For many people who receive a cancer diagnosis, one of the first things they want is information – about the cancer itself, about treatment options, about side effects they may experience, about what it all means.
Patients navigate much uncertainty through their cancer journeys, so seeking information can be a means of gaining control on what may feel like constant steps into the unknown. However, while many patients arrive at appointments with their health care providers having sought information beforehand, not much has been known about where they got the information and the kind of information it is.
Recently published research shows that 74% of cancer patients surveyed sought information before a visit, and a large majority of those who searched for information got it from at least one non-validated source.
“As health care providers, we need to be asking ourselves whether we have the trust of our patients, and if we don’t, is it because we’re not providing them the information they’re seeking?” says Camille Stewart, MD, study author and assistant professor of surgical oncology in the University of Colorado School of Medicine. “We want to be the source for information and resources that patients know they can turn to.”
Building trust with patients
The research was based on an anonymous, seven-question survey given to new patients seen at the CU Cancer Center. A total of 405 people completed surveys that asked, among other things, whether they looked for information about their diagnosis prior to that day and to list the top three sources they used for information.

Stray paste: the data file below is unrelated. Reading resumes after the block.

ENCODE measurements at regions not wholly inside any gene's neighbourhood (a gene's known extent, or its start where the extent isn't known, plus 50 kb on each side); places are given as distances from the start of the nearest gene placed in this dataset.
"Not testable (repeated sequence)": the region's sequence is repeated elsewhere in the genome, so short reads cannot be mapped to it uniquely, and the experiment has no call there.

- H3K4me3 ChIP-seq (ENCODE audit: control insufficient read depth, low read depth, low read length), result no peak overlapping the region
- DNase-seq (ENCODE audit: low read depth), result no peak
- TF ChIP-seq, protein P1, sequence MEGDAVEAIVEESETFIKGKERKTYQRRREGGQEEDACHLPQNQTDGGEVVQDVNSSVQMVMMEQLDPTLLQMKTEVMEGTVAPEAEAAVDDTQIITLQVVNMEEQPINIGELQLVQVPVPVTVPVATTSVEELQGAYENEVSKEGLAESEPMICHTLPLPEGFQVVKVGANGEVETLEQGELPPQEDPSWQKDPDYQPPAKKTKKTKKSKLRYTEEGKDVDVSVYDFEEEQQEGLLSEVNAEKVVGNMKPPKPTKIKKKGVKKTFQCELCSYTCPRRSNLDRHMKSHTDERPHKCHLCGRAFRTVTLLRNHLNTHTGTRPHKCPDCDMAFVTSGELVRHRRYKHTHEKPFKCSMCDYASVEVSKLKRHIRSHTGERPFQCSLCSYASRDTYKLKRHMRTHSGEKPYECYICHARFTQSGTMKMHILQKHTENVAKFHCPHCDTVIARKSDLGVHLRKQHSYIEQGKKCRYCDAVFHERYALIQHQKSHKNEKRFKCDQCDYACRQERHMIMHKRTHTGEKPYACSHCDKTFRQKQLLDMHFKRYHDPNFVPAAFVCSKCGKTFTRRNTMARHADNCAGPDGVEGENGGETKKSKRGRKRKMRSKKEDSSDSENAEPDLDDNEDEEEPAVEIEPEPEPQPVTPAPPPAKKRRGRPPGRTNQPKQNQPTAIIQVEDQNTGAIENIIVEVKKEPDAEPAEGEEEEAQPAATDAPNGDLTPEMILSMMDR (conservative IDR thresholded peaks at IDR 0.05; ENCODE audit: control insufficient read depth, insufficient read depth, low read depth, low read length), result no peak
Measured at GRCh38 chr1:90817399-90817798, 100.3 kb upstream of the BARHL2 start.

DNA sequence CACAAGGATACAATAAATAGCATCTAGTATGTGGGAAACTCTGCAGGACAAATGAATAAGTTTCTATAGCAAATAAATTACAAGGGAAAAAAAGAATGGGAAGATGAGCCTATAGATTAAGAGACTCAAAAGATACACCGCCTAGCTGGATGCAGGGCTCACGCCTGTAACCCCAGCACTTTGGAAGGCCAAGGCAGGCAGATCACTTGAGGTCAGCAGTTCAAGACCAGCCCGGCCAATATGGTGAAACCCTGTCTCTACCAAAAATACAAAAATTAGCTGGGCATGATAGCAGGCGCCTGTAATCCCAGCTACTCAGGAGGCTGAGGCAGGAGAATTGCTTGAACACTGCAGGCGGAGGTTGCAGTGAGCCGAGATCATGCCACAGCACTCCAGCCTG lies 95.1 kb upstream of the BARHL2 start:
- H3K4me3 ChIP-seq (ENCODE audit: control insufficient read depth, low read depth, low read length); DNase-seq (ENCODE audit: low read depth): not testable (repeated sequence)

Of those who completed surveys, 57% sought information from doctors or medical providers, 36% from government or hospital websites, and 21% from friends or relatives. A majority of 77% noted that they trusted doctors or medical providers.
The survey also found that top subjects survey respondents would like more information about are cancer treatments, alternative or herbal therapies, surgery, the treatment team, and nutrition.
“I was happy to see that physicians remained a trusted resource and that hospital and government websites are also a trusted resource,” Stewart says. “There are so many sources where patients can get information, many which are not validated, so it’s important that we have that trust with patients.”
Being a source for information
For many health care providers, an ongoing challenge is understanding the wide range of sources, including social media, from which patients may draw information and supporting them in seeking sources of validated information. This might present a unique challenge for health care providers as patients seek information about alternative or herbal therapies, Stewart says.
“For a lot of complementary and alternative therapies, there just isn’t as much research,” she explains. “There haven’t been the same number of randomized controlled trials that there have been with drugs that require FDA approval, so we often don’t have the same level of evidence or data.”
A key takeaway of the survey results was the need to provide additional information for our patients, so that we can be a “one-stop shop” for information patients seek.
“The goal here is to provide resources that fit our patients’ needs,” Stewart says. “Patients may have different concerns and issues. Ideally, we build up our digital resources and ensure that those can be translated into paper resources for patients with differing levels of digital access. We need to be supporting patients in accessing the best validated information that is the most applicable to their needs and individual situations.”